On 28 December 2017, a new Electronic Communications Code (the “Code“) came into force which can be found at Schedule 1 to the Digital Economy Act 2017. The Code sets out rules governing the installation and operation of telecommunications equipment and replaces the Electronic Communications Code in Schedule 2 to the Telecommunications Act 1984 (the “Old Code“).

Rights under the Code or under the 1954 Act?

Under the new Code, telecommunications leases can no longer enjoy protection under the under both the Landlord and Tenant Act 1954 (the “1954 Act“) and the new Code. This addresses an issue that could arise under the Old Code and makes the position clearer for all concerned. Instead, telecommunications providers will enjoy security of tenure under the New Code only, unless:

  • the grant of Code rights is not the primary purpose of the lease; and
  • the lease is one to which Part 2 of the 1954 Act applies (disregarding whether there has been an agreement to exclude security of tenure).

The Code will therefore apply to telecommunications leases of which the primary purpose is to grant Code rights (as set out in Part 1 of the Code) and the 1954 Act will continue to apply to other leases where the primary purpose is not to grant Code rights. This means that telecommunications providers will no longer enjoy dual layers of security of tenure.

Part 5: Termination

Part 5 of the Code sets out the procedure by which a landlord must follow in order to terminate a telecommunications lease granted after 28 December 2017.

  1. A landlord must give the telecommunications provider at least 18 months’ notice to quit which cannot expire before the end of the contractual term.
  2. Notice must be served in the form prescribed by OFCOM.
  3. Notice must refer to one of the following prescribed grounds:
    • substantial breaches by the telecoms provider of its obligations under the agreement;
    • persistent delay by the telecoms provider in making payments due under the agreement (e.g. rent);
    • landlord intends to redevelop all or part of the land, or neighbouring land, and cannot reasonably do so unless the agreement is brought to an end;
    • prejudice caused to the landlord of having the agreement in place cannot be adequately compensated by money; or
    • prejudice caused to the landlord outweighs the public benefit of the having the agreement in place.

These grounds are more limited in comparison to the grounds available to a landlord when opposing lease renewals under the 1954 Act. Despite the removal of the dual protection, the Code still gives considerable protection to telecommunications providers.

A telecommunications lease will be terminated on the date specified in the landlord’s notice unless the telecoms provider:

  • serves a counter notice within three months of the date of service of the notice; and
  • makes an application to court within 3 months of the date of service of the counter notice.

A telecommunications provider can oppose the termination of its lease merely on the basis that it does not want it to come to an end and can also request new terms or new Code rights (as set out in Part 1 of the Code). The court has the power to either order that a lease comes to an end, continues in its existing form or continues on modified terms.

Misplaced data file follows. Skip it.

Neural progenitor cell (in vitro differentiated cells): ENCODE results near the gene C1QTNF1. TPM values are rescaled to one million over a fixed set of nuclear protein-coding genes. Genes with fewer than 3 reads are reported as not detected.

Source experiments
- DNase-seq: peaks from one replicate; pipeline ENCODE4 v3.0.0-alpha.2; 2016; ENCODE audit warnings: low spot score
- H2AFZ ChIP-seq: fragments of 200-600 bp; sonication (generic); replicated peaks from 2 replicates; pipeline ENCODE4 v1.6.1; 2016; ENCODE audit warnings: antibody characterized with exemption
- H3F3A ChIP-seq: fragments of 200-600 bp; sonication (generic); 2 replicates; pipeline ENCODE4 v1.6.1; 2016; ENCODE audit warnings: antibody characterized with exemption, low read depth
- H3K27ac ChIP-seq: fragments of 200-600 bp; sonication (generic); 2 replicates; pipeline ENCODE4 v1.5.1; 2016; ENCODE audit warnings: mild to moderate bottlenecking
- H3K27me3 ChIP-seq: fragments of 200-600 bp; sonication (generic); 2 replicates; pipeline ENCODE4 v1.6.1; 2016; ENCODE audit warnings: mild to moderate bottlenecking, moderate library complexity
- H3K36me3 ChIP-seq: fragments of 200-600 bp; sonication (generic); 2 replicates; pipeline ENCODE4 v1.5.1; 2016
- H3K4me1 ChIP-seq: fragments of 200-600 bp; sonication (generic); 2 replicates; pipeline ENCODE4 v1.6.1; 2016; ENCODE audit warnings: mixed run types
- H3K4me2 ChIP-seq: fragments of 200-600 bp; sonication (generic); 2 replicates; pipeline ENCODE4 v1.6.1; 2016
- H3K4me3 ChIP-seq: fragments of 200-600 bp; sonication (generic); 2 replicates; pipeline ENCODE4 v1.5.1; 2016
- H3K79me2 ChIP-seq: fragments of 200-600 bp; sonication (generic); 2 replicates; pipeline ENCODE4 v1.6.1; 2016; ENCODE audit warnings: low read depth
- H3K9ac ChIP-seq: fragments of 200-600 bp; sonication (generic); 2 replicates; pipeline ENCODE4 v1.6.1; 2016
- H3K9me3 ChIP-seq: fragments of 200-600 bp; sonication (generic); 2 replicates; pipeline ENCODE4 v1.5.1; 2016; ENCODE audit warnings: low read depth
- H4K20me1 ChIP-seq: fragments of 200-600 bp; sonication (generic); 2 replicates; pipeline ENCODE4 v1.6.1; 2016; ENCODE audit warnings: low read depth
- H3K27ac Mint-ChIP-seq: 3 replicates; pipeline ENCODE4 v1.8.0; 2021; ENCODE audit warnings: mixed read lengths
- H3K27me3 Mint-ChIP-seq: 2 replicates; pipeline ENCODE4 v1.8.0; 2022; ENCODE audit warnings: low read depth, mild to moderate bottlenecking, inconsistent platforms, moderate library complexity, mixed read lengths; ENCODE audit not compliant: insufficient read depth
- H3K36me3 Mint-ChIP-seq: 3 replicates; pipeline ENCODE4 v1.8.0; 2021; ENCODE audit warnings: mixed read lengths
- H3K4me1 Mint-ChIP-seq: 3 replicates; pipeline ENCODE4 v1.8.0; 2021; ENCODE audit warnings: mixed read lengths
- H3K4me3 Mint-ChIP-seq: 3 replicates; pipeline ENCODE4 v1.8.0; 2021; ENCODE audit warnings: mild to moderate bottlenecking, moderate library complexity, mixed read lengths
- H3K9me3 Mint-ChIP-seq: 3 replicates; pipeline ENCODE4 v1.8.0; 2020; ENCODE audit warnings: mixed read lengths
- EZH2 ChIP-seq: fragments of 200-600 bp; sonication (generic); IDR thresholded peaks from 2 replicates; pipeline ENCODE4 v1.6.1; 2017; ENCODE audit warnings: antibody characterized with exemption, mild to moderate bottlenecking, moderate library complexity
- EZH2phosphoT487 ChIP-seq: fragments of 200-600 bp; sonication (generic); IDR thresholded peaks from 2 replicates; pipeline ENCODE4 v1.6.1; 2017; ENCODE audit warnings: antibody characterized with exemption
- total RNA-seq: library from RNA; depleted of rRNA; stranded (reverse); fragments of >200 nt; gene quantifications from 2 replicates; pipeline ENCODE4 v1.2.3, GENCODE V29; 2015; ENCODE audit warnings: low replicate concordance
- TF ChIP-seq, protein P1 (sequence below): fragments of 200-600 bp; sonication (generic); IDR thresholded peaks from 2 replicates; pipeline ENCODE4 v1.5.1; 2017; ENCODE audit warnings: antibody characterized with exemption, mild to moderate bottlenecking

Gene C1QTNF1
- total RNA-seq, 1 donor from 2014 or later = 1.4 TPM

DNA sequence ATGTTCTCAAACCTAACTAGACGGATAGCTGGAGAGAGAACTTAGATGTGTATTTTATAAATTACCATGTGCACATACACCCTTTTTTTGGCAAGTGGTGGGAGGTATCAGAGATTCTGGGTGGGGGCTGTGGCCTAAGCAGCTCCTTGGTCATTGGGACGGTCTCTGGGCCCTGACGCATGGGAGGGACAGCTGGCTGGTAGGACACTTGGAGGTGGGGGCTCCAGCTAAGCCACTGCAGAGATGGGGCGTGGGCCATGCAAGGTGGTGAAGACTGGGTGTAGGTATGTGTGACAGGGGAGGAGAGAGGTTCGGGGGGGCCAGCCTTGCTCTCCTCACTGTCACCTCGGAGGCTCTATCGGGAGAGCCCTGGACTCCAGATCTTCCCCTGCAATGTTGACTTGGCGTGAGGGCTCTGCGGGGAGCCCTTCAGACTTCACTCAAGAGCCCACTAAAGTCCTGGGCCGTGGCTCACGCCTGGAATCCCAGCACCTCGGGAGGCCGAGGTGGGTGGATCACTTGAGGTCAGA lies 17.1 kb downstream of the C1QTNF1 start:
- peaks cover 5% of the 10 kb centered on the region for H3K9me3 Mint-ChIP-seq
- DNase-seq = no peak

Part 6: Removal of apparatus

Part 6 of the Code sets out the additional procedure by which a landlord must follow in order to enforce the removal of apparatus once a telecommunications lease has been terminated.

  1. A landlord must give the telecommunications provider notice to remove its apparatus and restore the land to the condition it was in before the apparatus was installed.
  2. Notice must be served in the form prescribed by OFCOM.
  3. Notice must specify a date by which the removal and restoration must be completed. This must be a reasonable period and will depend on the specific circumstances.

A telecommunications provider must respond to the notice within 28 days from the date of service of the notice to confirm that it will comply or request an alternative date by which to remove and restore. If no agreement is reached within 28 days, a landlord can make an application to court ordering removal or sale of the apparatus.

Our comments

The Code is intended to improve on the Old Code in light of technological developments and the increased demand for electronic services. However, it is anticipated that the new Code will continue to create difficulties for landlords. Although there is no longer any dual protection provided by the Old Code and the 1954 Act, telecommunications providers still enjoy considerable protection afforded to them by the limited grounds for termination and protracted termination process set out in the Code.

Top tips for landlords

What can a landlord do to ensure that it complies with the Code when terminating a telecommunications lease?

  • Remember that any agreement to contract out of Code rights will be void.
  • If a telecommunications lease was granted before 28 December 2017, different transitional provisions apply in relation to termination, broadly in line with the Old Code.
  • Ensure that any notices served are in the form prescribed by OFCOM. If they are not, the notices will be invalid.
  • Remember that termination and removal of apparatus is a two-step process with the potential to result in a substantial period of delay and two court hearings. Forward planning is critical for landlords if they intend to redevelop.